Australia house of the year: Societe Generale

Synergy with futures broker Newedge has delivered innovative structures

rob-harrison-web
Robert Harrison, Societe Generale

The Reserve Bank of Australia's cycle of interest rate cuts has created a demand among high-net-worth individuals for higher-yielding products. In May, it implemented its second cut in 2015 and its third in less than two years, dropping the benchmark interest rate to a record low of 2%.

Societe Generale was able to take advantage of this having integrated a successful licensed futures business in Australia following the absorption of the Newedge business in May last year, allowing the bank to expand its offering, especially in structured products.

The bank's first onshore issuance came in June, a deferred purchase agreement structure that utilised the Newedge license and was issued through the distribution channels the bank had already established for the wholesale business.

"We expanded our presence in the market over the past 12 months, driven by the needs of clients and our distribution partners," says Robert Harrison, senior relationship manager, financial institutions for Australia at Societe Generale. "Structured products in Australia among high-net-worth individuals have typically not been that popular because underlying interest rates in Australia were historically high. For the past 20 years, they averaged around 5%. But as the reserve bank cut interest rates to a record low of 2%, that has driven interest back in the structured products sector," he says.

Since the launch, the bank has completed 12 mandates in two different currencies, the Australian dollar and the US dollar, for equity-linked notes, with the underlying stocks predominantly domestic equities.

In addition, Societe Generale now has a larger all-round offering with the Newedge platform, able to extend structured, over-the-counter derivatives to Newedge's clients and at the same time provide a more complete prime brokerage offering.

"We've got the synergy between Societe Generale and Newedge - now they're one client base," says Harrison. "The good thing about having the integration is you become relevant to more clients. Being able to distribute Societe Generale's products to Newedge clients that perhaps we didn't have a relationship with before."

A further major success for the bank was within the institutional investor segment, with the team closing two major deals because of its ability to create international products for domestic investors and structure bespoke OTC transactions in the Australian market.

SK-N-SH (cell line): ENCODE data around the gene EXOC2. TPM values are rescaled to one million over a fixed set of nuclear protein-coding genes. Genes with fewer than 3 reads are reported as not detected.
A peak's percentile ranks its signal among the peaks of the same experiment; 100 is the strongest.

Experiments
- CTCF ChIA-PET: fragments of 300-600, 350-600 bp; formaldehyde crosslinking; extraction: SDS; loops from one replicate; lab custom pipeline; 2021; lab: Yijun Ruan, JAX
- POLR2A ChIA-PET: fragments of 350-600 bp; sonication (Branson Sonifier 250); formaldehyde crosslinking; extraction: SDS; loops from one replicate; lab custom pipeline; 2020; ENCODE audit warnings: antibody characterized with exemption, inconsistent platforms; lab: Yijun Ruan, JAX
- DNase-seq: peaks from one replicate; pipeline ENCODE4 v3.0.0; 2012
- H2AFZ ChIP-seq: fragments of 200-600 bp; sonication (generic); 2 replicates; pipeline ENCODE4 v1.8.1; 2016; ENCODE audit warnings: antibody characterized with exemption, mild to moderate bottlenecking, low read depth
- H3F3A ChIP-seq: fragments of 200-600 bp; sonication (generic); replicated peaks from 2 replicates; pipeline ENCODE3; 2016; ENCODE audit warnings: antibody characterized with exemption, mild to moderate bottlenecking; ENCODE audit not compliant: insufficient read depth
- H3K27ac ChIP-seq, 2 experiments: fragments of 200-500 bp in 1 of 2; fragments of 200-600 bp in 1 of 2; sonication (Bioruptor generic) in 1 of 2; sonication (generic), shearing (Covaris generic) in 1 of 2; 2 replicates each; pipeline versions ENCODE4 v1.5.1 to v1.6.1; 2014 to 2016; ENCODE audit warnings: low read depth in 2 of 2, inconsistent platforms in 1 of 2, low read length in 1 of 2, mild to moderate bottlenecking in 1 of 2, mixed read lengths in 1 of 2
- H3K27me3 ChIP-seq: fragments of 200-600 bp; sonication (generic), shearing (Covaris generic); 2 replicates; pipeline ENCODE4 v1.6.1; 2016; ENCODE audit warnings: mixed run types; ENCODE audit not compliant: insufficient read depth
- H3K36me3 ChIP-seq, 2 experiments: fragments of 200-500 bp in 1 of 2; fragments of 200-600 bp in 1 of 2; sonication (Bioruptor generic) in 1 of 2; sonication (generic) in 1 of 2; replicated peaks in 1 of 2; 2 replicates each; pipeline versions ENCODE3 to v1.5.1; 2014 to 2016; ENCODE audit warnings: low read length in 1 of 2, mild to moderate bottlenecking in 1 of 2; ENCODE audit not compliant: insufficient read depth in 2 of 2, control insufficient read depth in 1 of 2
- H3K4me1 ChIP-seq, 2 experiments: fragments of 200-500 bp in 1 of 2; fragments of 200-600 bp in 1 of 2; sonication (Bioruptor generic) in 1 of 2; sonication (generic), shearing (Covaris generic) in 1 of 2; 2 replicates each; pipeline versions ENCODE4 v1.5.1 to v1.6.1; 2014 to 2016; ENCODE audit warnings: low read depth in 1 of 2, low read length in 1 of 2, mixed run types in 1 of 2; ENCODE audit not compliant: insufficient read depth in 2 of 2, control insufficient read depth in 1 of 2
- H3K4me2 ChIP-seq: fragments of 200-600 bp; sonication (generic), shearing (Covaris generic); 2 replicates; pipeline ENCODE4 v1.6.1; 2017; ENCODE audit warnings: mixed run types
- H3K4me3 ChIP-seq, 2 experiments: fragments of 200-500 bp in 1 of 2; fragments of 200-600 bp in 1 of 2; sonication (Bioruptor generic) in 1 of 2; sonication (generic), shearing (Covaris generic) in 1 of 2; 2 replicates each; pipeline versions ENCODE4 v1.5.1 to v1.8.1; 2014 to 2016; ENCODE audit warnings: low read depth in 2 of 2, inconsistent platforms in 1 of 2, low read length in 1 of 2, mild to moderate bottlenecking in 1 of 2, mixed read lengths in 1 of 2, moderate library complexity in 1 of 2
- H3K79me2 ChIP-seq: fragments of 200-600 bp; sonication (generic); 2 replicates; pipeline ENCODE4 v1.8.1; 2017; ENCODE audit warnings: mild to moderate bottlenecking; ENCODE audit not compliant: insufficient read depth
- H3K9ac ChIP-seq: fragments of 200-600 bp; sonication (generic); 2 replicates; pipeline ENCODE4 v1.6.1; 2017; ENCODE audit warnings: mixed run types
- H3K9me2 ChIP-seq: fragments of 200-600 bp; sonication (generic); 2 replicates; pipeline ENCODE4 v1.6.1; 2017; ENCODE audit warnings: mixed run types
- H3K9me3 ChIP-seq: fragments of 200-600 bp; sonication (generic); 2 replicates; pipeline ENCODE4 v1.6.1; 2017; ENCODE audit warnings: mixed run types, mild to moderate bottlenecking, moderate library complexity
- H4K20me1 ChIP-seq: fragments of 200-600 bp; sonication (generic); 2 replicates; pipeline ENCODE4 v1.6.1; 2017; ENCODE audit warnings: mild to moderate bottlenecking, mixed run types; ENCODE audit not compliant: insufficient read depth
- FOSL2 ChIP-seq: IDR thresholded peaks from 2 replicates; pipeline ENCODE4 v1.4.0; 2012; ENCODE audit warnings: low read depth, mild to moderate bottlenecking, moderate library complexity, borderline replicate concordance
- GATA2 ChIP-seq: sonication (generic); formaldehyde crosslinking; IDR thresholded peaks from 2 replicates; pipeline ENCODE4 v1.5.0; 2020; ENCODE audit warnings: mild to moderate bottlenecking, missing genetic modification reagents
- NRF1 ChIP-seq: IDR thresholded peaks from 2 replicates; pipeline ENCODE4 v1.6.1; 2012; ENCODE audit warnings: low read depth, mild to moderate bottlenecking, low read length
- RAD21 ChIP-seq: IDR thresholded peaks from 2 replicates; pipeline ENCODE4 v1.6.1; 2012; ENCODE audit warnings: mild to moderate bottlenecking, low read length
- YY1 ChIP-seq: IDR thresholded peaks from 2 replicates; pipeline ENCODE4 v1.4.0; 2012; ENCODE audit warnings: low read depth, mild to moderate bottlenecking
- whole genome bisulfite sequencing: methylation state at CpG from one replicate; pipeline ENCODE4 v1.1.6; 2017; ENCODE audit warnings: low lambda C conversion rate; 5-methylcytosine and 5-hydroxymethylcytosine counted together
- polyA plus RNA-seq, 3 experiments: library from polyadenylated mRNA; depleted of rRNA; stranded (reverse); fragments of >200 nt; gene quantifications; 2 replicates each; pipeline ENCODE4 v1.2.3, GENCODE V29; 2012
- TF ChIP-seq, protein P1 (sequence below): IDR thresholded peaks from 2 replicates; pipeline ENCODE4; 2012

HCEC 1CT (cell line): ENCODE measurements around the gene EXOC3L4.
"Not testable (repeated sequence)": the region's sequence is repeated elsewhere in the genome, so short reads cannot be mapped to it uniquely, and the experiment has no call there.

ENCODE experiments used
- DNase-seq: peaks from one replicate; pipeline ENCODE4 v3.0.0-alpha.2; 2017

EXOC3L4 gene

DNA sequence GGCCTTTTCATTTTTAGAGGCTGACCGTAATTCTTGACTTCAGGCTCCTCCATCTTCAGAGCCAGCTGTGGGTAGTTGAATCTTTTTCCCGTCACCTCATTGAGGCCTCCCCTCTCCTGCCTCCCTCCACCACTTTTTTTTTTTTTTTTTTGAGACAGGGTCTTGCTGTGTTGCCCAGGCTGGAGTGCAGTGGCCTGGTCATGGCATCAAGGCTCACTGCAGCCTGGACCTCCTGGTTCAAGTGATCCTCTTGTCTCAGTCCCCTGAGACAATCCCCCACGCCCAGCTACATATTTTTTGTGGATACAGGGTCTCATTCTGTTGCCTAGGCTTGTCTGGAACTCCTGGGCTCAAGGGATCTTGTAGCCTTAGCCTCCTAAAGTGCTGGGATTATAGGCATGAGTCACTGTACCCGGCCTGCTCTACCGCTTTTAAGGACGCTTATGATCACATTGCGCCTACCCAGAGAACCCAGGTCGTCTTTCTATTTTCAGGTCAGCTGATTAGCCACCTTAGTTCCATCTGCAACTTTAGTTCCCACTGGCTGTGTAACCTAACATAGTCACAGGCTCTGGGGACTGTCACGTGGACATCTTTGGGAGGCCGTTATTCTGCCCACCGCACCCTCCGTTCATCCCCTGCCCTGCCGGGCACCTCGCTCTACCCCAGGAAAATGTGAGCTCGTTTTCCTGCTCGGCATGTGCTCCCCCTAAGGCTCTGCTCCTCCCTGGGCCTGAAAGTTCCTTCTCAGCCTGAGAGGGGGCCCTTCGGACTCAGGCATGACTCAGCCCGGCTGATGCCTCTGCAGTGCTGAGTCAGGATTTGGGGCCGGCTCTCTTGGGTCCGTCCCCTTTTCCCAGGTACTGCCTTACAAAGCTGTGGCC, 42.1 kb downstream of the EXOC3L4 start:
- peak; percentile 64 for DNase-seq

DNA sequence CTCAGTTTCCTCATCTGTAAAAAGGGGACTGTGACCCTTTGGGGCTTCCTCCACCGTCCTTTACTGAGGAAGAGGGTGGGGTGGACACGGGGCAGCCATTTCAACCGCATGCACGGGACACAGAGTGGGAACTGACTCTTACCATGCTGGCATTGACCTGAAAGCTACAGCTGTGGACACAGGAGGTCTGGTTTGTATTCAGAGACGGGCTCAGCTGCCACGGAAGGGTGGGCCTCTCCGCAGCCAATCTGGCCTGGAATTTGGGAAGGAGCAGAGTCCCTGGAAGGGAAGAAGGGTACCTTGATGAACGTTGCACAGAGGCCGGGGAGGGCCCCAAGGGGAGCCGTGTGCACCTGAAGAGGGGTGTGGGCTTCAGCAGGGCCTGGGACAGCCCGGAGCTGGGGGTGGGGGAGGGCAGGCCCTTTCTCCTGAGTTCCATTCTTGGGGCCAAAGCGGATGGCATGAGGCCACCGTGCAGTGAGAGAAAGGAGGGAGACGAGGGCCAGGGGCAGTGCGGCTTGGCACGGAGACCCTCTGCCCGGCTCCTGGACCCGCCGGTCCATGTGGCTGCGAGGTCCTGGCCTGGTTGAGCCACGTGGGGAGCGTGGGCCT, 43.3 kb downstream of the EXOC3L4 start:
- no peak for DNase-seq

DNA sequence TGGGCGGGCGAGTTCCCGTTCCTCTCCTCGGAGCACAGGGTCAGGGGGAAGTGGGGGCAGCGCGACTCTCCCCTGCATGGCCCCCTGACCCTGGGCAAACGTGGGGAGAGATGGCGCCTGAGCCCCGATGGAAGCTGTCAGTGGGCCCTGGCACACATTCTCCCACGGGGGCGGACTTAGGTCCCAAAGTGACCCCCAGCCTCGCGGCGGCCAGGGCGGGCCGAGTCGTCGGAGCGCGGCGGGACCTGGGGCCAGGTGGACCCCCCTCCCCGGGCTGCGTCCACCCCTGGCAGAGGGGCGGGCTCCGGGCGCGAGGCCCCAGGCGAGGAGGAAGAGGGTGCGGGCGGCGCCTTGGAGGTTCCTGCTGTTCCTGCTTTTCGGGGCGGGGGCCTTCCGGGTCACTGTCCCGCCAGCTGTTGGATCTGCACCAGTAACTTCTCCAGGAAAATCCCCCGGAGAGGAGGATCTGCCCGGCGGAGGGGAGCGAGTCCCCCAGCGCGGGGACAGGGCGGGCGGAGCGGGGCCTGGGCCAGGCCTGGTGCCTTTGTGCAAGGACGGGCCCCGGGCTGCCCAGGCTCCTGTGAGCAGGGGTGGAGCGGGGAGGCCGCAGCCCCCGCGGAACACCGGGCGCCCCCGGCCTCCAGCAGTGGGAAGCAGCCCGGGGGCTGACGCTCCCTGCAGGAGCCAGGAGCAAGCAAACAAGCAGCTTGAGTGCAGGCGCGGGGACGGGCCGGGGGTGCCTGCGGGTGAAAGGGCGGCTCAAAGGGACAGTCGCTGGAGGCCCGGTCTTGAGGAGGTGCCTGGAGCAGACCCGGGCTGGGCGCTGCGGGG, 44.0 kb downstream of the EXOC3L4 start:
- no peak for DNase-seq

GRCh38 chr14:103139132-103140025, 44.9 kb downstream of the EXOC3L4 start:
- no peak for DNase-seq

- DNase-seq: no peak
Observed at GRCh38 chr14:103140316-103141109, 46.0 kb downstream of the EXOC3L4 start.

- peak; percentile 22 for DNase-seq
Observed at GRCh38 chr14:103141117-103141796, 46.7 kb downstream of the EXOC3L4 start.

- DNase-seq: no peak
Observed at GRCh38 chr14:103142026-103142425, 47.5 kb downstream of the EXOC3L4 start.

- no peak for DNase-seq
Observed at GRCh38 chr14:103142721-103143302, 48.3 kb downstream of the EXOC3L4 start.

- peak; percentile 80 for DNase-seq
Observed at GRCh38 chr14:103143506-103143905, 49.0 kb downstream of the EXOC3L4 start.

"The pension market here has become so large - more than A$2 trillion ($1.47 trillion) - that clients are seeking international investments. We have a clear identity as a European powerhouse and an equity derivative and structured products specialist," says Harrison.

By way of example, Societe Generale structured an A$300 million long/short equity risk premia swap with a domestic institutional investor, using its dynamic portfolio swap platform. The platform allows exposure to a basket of stocks under a single swap, covering a universe of 1,600 stocks across six major indexes in Australia, Japan, UK, Europe, US and Canada.

Another deal was in partnership with an Australian asset manager, centring on an equity derivative transaction linked to Australian stocks of which the bank has traded over A$1 billion so far this year.

"The motto of the bank is team spirit. There were around 20 people working on the institutional side for these transactions across several countries," says Harrison.

"We work closely together and a client dealing with Societe Generale on a structured products transaction will have a deep relationship with five or six key people in the bank. That's important because these are innovative transactions," he says.

One portfolio manager at an Australian asset management firm notes the bank's thorough reporting enables it to stay on top of movements in complicated transactions.

"Whereas some brokers take in orders in an ad hoc fashion, Societe Generale is more systems oriented and we can output trades directly from our models into its templates, helping to remove the fat finger error that can happen," says the portfolio manager. "Sometimes trading desks can be a little bit hostile, but the Societe Generale desk has been willing to accommodate us and work with us a little bit more."

The bank's customer focus and structuring capabilities has made it one of the best trading options, according to one institutional investor.

"We are extremely happy with the services provided by Societe Generale. We have compared them to five other brokers during the past 18 months on some large structured derivative trades and they have outperformed the lot with a wide margin in terms of reliability, pricing, operations and client focus," says the investor. "They are my department's ‘go-to' broker."

The bank's approach to the Australian market, stepping in and providing products when other banks have retreated, has more than tripled its structured products sales volumes.

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